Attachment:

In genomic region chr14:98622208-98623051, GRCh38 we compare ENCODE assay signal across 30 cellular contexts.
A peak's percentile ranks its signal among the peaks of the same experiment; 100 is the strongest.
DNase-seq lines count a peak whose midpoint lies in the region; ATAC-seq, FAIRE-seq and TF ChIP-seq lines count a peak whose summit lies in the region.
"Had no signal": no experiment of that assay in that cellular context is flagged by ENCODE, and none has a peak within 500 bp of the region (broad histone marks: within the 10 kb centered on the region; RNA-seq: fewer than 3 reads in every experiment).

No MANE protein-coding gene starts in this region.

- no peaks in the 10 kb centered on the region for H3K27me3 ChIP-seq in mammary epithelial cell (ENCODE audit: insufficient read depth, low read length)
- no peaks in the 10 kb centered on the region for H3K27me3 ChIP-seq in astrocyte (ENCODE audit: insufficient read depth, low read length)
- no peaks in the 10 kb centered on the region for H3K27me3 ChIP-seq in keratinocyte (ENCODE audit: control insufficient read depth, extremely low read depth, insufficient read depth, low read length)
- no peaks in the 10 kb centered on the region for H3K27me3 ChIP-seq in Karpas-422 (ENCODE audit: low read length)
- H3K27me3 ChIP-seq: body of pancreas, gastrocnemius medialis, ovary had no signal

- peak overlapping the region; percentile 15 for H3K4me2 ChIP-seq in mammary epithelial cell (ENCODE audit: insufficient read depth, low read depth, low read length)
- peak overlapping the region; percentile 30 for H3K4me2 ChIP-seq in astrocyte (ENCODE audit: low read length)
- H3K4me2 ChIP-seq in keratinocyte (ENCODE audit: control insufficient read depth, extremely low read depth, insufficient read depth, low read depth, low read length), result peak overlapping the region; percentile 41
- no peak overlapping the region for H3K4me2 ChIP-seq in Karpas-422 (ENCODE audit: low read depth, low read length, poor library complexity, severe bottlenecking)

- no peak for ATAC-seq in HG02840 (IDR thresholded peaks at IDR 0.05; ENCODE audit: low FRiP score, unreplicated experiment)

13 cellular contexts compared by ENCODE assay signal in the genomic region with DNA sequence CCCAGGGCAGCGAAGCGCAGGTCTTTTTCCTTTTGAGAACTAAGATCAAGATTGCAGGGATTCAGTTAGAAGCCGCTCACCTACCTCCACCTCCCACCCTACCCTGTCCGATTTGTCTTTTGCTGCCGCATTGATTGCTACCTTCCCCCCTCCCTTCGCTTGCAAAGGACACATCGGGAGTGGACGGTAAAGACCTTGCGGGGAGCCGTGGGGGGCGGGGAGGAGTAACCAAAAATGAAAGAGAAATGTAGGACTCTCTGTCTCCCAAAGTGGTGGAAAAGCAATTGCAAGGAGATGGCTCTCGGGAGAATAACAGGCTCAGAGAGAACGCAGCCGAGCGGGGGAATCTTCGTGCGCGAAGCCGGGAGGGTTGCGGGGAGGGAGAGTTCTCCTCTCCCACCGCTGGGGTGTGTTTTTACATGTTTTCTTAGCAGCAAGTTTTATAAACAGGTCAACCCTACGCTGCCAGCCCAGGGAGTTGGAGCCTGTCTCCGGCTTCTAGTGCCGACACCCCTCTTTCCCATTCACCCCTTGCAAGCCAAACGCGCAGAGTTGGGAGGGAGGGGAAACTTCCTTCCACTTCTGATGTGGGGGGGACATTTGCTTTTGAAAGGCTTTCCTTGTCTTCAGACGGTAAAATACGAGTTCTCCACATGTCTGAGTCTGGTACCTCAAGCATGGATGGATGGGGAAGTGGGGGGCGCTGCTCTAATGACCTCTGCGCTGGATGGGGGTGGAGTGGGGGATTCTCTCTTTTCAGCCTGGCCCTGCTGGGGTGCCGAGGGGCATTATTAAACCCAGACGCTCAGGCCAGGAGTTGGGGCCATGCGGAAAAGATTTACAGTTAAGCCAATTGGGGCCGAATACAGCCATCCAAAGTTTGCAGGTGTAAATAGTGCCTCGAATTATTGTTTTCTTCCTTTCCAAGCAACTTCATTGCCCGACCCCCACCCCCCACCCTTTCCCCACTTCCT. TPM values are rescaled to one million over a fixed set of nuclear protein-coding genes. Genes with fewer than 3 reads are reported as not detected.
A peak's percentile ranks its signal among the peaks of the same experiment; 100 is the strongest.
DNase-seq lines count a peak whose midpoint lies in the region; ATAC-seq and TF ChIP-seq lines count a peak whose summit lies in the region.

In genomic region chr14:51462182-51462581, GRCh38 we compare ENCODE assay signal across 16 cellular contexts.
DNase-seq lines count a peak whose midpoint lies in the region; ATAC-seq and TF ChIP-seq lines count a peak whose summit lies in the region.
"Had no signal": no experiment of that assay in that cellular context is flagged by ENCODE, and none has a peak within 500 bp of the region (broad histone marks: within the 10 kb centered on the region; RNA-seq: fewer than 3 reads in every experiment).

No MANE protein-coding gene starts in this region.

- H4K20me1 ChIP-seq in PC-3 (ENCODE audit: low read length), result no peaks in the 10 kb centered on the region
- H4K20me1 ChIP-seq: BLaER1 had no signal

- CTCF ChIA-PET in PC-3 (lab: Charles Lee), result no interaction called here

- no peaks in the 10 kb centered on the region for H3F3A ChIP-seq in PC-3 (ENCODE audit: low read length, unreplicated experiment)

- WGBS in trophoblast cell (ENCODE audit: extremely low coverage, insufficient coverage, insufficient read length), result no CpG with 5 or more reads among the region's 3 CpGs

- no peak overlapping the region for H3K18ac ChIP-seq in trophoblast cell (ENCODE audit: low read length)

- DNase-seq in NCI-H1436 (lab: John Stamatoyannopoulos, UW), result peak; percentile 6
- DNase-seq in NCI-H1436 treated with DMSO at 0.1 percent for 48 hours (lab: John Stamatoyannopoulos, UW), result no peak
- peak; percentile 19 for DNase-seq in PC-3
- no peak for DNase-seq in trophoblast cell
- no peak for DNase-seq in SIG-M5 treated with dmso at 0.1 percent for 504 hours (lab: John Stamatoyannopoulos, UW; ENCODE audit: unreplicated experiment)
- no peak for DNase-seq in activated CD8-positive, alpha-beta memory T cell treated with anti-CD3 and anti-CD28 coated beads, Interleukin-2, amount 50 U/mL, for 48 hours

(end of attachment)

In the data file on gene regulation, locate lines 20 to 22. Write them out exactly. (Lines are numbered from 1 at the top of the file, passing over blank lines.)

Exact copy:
DNase-seq lines count a peak whose midpoint lies in the region; ATAC-seq and TF ChIP-seq lines count a peak whose summit lies in the region.
"Had no signal": no experiment of that assay in that cellular context is flagged by ENCODE, and none has a peak within 500 bp of the region (broad histone marks: within the 10 kb centered on the region; RNA-seq: fewer than 3 reads in every experiment).

No MANE protein-coding gene starts in this region.